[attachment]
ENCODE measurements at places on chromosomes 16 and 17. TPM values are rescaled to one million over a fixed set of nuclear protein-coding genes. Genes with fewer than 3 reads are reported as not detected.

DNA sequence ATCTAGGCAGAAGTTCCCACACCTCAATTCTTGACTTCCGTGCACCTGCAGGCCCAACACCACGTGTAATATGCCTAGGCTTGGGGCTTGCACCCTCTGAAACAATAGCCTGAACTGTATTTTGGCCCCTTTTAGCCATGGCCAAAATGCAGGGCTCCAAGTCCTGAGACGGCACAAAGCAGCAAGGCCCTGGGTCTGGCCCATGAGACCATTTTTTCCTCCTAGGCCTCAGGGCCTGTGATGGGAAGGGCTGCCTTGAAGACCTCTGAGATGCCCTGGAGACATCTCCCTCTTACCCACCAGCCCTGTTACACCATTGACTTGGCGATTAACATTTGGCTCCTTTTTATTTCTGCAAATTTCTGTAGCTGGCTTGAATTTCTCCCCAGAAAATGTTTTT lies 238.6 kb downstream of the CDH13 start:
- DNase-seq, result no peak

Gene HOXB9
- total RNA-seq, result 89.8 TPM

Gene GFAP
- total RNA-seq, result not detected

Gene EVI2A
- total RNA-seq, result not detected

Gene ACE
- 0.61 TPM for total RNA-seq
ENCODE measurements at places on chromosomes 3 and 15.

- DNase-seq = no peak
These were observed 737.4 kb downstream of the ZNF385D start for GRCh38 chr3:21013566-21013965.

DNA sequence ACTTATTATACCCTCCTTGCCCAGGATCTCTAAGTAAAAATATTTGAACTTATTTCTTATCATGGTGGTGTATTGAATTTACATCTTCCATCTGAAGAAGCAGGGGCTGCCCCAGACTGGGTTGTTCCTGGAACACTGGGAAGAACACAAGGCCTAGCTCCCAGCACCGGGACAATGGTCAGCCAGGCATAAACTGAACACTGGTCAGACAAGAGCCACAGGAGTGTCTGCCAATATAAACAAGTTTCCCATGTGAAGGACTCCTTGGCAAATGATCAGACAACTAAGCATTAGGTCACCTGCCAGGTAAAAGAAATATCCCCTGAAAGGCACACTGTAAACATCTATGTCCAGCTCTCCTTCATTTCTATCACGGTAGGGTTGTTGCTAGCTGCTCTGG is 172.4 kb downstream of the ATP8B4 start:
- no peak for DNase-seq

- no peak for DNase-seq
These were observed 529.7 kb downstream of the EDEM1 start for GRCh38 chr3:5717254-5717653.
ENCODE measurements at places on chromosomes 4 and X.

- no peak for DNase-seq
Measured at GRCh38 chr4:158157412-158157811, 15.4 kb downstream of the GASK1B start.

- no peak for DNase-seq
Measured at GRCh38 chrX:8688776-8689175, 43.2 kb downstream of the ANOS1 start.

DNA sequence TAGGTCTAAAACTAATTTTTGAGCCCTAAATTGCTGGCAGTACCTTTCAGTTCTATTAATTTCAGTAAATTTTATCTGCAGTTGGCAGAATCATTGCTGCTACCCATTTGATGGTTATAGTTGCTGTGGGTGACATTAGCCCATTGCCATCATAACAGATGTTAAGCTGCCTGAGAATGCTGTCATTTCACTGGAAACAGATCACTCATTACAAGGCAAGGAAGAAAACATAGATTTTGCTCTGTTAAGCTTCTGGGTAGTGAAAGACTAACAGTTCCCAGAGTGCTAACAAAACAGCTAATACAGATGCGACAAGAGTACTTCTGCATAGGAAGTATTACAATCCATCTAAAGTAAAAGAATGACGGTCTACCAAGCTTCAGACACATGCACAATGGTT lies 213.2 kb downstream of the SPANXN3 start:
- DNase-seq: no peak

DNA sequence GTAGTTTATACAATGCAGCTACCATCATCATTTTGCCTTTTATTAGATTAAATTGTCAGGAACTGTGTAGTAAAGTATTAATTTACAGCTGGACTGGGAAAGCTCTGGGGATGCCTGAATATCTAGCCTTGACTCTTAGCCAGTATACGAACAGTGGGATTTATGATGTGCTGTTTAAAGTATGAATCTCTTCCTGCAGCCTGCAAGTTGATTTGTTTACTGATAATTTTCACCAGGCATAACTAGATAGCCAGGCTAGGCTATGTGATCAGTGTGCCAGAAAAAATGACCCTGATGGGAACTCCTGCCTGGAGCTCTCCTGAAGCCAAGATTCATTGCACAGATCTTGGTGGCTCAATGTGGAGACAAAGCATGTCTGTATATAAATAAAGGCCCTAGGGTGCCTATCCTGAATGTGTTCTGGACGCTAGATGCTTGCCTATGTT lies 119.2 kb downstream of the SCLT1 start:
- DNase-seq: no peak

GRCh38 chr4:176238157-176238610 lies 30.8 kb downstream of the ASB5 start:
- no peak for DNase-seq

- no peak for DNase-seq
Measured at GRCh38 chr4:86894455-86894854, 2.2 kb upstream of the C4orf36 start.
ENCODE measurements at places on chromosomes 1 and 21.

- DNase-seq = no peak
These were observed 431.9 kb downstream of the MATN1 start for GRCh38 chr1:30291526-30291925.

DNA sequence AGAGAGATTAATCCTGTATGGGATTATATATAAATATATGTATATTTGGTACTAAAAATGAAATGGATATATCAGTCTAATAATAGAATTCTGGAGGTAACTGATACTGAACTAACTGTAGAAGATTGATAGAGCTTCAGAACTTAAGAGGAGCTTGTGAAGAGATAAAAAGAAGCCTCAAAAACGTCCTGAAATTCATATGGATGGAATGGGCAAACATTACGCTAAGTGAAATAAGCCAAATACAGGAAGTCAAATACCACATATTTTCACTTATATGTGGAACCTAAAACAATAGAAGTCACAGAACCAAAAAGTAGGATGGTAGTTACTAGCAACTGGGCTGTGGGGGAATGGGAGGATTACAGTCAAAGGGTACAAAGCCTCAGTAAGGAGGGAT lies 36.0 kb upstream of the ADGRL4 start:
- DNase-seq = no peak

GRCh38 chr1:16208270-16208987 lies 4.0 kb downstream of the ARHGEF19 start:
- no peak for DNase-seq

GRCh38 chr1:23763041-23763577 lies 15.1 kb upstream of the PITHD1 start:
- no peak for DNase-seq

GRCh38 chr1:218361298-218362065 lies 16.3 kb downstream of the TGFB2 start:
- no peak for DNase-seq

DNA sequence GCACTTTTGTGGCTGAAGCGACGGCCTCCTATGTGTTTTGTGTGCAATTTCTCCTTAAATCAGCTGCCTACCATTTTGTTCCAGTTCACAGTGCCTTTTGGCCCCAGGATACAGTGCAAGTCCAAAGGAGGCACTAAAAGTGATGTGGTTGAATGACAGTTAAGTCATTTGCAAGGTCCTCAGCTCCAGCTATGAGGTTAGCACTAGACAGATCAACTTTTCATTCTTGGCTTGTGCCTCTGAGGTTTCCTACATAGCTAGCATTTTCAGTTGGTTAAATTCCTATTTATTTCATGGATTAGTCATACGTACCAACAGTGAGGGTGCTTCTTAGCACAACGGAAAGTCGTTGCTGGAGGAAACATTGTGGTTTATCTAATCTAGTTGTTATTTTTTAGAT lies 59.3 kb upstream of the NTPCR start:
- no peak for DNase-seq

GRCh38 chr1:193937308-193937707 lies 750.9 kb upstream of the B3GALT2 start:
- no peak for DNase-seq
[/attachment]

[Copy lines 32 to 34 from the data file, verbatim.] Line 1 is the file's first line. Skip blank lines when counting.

ENCODE measurements at places on chromosomes 1 and 21.

- DNase-seq = no peak
These were observed 431.9 kb downstream of the MATN1 start for GRCh38 chr1:30291526-30291925.